Only Storyblok components that can ‘act as a content type’ may be used as Pages and are transformed into a matching Page class. They are similar to blocks but have some special features of their own.

All pages will use the DefaultPage class by default but you can specify your own types by simply making a class called ‘ComponentName’ within ‘app/Storyblok/Pages’ that extends Riclep\Storyblok\Page. For example a component called ‘kittens’ would become App\Storyblok\Pages\Kittens.


namespace App\Storyblok\Pages;

use Riclep\Storyblok\Page;

class Kittens extends Page


{info} If you want to define defaults for all your Page classes then add them to App\Storyblok\DefaultPage\ class and extend this instead of Riclep\Storyblok\Page.

Rendering pages

Every page implements a render() method that returns a view with the following data passed to it:

Variable Content
title String for the page’s title
meta_description String for the page’s meta description
content Nested Blocks representing the page’s content
seo Array of content from the Storyblok SEO app if used

You are free to choose how you wish to display this data. You may want to create one single Blade file and loop over the nested objects. Alternatively you might pass some of the content to @includes. Each Block is also self-renderable - calling it’s render() method will pass it’s contents to a matching view.

{info} If you’d like to customise how which Blade view to choose is determined then override the views() method on your Page class returning an array of paths suitable for Laravel’s view()->first([$this->views()], ...) method.

Page title

Every page should have a <title> tag, to make populating that easy the Page class comes with a title() method. By default, if you have the Storyblok SEO app installed, it will use the SEO title, failing that it uses the name you gave when creating the page. If you want more control just override the method.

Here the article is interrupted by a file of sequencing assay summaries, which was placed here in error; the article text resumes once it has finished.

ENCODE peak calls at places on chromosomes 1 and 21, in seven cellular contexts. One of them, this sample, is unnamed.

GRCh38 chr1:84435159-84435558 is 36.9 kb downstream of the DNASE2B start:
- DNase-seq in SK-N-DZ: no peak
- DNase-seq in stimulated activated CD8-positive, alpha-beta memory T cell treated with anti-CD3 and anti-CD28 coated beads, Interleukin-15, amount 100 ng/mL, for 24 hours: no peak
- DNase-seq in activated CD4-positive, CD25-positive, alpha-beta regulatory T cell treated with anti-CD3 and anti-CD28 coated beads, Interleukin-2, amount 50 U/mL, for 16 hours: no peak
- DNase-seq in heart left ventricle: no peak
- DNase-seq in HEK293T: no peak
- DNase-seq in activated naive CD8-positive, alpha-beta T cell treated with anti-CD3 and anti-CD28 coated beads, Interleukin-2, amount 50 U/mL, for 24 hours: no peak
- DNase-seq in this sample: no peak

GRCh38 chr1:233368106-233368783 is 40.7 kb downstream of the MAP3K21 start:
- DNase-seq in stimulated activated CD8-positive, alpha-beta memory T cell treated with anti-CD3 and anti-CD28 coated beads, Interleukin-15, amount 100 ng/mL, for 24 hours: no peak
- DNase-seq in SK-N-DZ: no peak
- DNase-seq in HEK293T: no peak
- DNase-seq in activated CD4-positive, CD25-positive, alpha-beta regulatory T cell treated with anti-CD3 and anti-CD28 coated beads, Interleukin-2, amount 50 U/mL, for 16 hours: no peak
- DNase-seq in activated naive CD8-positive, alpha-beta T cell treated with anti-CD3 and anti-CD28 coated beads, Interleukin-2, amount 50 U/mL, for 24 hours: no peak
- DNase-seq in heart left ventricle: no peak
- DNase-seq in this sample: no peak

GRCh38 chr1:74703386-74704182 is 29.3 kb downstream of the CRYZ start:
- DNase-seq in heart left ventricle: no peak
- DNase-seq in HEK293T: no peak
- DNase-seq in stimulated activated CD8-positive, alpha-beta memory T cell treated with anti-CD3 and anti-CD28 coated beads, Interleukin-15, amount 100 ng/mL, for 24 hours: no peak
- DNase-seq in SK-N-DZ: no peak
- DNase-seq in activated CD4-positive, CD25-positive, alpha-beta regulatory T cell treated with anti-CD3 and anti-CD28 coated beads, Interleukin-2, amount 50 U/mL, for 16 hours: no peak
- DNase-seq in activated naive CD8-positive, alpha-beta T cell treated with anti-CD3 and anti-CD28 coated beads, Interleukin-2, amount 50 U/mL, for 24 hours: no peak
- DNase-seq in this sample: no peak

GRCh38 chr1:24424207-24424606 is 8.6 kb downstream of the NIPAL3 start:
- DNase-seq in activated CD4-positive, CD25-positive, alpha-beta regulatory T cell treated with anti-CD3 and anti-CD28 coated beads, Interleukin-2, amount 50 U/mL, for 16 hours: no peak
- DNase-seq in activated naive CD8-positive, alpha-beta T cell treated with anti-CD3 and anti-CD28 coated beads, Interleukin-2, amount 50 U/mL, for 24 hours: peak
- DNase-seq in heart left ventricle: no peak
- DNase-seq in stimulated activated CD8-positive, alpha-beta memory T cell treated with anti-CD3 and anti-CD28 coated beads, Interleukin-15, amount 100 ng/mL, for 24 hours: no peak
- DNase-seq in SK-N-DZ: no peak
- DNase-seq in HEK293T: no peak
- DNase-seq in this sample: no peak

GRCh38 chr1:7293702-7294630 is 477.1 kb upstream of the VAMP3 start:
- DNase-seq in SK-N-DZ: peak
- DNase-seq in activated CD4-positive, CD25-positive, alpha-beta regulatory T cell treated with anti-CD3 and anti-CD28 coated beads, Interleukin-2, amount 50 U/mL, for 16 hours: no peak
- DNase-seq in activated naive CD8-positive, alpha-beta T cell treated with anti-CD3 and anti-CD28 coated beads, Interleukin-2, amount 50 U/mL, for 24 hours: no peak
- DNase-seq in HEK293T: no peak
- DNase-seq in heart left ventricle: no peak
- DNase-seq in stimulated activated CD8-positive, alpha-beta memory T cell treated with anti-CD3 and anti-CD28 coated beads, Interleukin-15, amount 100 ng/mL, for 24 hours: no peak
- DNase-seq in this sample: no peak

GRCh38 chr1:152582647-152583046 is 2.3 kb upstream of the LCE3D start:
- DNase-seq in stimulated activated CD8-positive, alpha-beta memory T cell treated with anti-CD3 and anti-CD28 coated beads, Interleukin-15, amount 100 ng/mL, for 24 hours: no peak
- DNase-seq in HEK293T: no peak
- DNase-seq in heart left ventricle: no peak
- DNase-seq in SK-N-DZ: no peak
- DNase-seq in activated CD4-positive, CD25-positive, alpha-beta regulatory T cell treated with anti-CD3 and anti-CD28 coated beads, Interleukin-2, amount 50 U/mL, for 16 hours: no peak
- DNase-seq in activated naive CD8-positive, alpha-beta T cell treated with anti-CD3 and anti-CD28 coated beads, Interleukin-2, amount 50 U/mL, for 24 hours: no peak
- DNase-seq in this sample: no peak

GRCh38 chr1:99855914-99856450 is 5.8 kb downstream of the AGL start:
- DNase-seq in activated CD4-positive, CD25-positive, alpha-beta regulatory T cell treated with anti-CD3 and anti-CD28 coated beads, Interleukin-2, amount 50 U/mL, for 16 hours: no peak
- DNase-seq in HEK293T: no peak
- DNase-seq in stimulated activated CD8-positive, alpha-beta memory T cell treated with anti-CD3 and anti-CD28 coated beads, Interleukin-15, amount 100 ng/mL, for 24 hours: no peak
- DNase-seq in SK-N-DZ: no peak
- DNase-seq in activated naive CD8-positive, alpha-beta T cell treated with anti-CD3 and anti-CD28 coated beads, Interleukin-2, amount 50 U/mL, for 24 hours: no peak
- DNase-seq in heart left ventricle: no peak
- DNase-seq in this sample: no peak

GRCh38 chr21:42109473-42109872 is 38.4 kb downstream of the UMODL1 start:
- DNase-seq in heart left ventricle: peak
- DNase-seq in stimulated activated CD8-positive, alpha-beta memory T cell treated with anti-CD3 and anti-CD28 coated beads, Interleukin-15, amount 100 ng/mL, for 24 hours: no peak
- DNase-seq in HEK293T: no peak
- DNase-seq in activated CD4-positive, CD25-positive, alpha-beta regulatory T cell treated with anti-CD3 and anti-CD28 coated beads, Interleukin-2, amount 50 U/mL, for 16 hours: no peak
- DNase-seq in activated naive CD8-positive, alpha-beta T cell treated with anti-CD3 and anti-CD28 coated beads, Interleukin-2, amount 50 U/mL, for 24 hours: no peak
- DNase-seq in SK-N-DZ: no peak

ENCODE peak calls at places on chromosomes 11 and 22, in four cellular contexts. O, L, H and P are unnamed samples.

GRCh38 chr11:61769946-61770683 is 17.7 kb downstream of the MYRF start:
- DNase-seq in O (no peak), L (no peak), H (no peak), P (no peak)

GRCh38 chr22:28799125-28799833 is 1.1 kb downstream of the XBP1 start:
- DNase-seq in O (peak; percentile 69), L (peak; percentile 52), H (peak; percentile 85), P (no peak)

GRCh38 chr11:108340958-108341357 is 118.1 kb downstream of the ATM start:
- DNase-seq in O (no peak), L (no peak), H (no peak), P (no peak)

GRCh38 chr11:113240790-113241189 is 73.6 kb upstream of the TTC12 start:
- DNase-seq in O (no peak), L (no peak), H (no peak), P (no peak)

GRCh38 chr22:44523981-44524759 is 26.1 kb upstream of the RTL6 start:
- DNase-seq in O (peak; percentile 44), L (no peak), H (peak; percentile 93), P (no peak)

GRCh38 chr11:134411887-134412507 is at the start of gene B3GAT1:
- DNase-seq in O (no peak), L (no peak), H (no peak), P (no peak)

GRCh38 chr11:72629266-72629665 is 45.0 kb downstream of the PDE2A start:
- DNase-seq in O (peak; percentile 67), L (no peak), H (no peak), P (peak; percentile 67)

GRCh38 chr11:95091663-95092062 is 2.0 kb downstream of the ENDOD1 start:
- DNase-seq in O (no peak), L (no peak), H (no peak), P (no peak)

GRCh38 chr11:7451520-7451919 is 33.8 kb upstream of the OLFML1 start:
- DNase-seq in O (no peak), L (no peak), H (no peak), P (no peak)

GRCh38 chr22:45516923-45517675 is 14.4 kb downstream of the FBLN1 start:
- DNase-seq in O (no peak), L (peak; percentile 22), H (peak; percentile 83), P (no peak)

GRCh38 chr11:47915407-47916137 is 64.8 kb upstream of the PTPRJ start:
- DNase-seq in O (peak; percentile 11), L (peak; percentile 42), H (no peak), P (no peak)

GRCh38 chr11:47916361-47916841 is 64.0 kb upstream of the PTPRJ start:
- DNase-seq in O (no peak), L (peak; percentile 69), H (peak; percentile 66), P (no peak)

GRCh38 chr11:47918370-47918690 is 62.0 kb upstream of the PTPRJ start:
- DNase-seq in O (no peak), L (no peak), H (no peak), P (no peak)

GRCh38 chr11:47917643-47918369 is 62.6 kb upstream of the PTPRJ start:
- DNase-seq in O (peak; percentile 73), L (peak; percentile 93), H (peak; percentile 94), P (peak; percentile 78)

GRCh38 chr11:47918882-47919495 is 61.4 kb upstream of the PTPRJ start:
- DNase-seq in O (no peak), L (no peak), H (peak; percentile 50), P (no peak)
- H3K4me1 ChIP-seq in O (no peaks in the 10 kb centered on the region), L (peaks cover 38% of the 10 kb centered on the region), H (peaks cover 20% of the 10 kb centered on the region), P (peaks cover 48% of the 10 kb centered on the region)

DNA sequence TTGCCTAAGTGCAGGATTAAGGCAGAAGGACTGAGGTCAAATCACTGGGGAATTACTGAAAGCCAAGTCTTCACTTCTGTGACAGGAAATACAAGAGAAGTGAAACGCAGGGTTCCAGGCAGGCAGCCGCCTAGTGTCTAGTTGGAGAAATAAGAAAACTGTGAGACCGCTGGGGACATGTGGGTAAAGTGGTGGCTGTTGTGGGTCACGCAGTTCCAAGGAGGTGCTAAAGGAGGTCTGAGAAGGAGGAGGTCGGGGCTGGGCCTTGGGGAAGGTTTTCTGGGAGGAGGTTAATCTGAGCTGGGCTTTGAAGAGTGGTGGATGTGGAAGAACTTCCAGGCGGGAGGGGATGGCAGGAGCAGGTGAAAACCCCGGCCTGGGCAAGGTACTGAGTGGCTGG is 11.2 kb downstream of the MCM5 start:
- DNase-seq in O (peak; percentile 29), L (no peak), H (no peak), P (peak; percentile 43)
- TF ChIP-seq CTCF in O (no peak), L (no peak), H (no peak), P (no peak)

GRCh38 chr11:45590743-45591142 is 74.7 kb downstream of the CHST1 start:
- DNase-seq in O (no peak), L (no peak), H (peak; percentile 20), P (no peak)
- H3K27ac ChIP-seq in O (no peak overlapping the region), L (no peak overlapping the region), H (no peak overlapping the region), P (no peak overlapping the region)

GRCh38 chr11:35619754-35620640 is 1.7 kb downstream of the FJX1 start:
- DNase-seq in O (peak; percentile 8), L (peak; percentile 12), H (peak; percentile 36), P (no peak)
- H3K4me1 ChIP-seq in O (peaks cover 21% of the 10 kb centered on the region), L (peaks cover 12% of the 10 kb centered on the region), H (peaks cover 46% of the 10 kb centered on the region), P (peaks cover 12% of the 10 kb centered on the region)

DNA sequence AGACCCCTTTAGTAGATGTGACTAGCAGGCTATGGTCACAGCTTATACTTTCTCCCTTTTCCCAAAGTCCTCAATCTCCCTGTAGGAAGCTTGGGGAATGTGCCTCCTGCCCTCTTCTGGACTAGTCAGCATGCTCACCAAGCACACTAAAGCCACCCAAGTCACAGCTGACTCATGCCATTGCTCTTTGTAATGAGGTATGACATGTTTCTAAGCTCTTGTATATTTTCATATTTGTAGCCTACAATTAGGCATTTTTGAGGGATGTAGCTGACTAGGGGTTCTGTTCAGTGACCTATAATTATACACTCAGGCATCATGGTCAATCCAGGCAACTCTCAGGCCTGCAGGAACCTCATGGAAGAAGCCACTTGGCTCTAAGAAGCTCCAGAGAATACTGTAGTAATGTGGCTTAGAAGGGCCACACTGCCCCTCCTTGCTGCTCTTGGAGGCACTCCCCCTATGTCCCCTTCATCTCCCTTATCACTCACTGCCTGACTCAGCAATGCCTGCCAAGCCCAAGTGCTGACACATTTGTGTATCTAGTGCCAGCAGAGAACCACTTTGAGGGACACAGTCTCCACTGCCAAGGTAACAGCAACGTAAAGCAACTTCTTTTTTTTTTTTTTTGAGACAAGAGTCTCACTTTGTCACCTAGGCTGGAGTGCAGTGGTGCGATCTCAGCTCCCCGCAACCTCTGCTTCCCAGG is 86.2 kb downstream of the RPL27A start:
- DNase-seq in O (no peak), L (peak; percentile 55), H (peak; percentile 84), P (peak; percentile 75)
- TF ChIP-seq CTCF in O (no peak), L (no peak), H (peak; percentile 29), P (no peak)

Meta description

If the Storyblok SEO app is installed this will return the description inputted there, if not installed it uses the value specified in the storyblok.php config file. Of course you can replace this method with your own logic.

{info} If you’re taking the time and care to optimise for search engines don’t forget to also use semantic HTML tags. You’ve got a whole host of tags to choose from. They’ll not only improve SEO performance but will but make the site more accessible and your HTML easier to read.

Open Graph and Search Engine Optimisation

Storyblok comes with a handy plugin for managing your SEO and Open Graph meta data which we support out of the box. If you’re not using it, don’t worry, nothing will break.

By default Storyblok includes the SEO data within the page component’s content properties. We yank it out of there and put it in a seo property of the Page class separating the page’s meta and regular content, this is then passed to the view and can be used as so:

<!doctype html>
<html lang="en">
    <meta property="og:title" content="{{ $seo['og_title'] }}">
    <meta property="og:image" content="{{ $seo['og_image'] }}">